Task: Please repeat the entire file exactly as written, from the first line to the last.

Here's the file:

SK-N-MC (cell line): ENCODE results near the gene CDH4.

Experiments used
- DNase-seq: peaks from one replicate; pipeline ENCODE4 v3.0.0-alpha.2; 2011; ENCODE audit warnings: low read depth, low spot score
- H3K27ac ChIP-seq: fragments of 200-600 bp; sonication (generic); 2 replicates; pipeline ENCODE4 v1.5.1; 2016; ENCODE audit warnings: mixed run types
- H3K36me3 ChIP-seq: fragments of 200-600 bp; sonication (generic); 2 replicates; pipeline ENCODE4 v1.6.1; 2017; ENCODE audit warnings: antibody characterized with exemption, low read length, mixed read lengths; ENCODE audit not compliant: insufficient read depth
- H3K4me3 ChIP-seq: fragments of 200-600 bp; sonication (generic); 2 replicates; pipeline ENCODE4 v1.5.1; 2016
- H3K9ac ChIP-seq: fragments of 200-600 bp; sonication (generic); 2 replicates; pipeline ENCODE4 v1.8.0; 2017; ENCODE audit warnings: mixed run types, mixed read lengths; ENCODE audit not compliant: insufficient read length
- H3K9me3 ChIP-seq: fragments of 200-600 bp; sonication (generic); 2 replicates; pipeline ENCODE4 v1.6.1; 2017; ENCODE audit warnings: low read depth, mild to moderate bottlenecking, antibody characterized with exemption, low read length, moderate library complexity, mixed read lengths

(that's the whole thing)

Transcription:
SK-N-MC (cell line): ENCODE results near the gene CDH4.

Experiments used
- DNase-seq: peaks from one replicate; pipeline ENCODE4 v3.0.0-alpha.2; 2011; ENCODE audit warnings: low read depth, low spot score
- H3K27ac ChIP-seq: fragments of 200-600 bp; sonication (generic); 2 replicates; pipeline ENCODE4 v1.5.1; 2016; ENCODE audit warnings: mixed run types
- H3K36me3 ChIP-seq: fragments of 200-600 bp; sonication (generic); 2 replicates; pipeline ENCODE4 v1.6.1; 2017; ENCODE audit warnings: antibody characterized with exemption, low read length, mixed read lengths; ENCODE audit not compliant: insufficient read depth
- H3K4me3 ChIP-seq: fragments of 200-600 bp; sonication (generic); 2 replicates; pipeline ENCODE4 v1.5.1; 2016
- H3K9ac ChIP-seq: fragments of 200-600 bp; sonication (generic); 2 replicates; pipeline ENCODE4 v1.8.0; 2017; ENCODE audit warnings: mixed run types, mixed read lengths; ENCODE audit not compliant: insufficient read length
- H3K9me3 ChIP-seq: fragments of 200-600 bp; sonication (generic); 2 replicates; pipeline ENCODE4 v1.6.1; 2017; ENCODE audit warnings: low read depth, mild to moderate bottlenecking, antibody characterized with exemption, low read length, moderate library complexity, mixed read lengths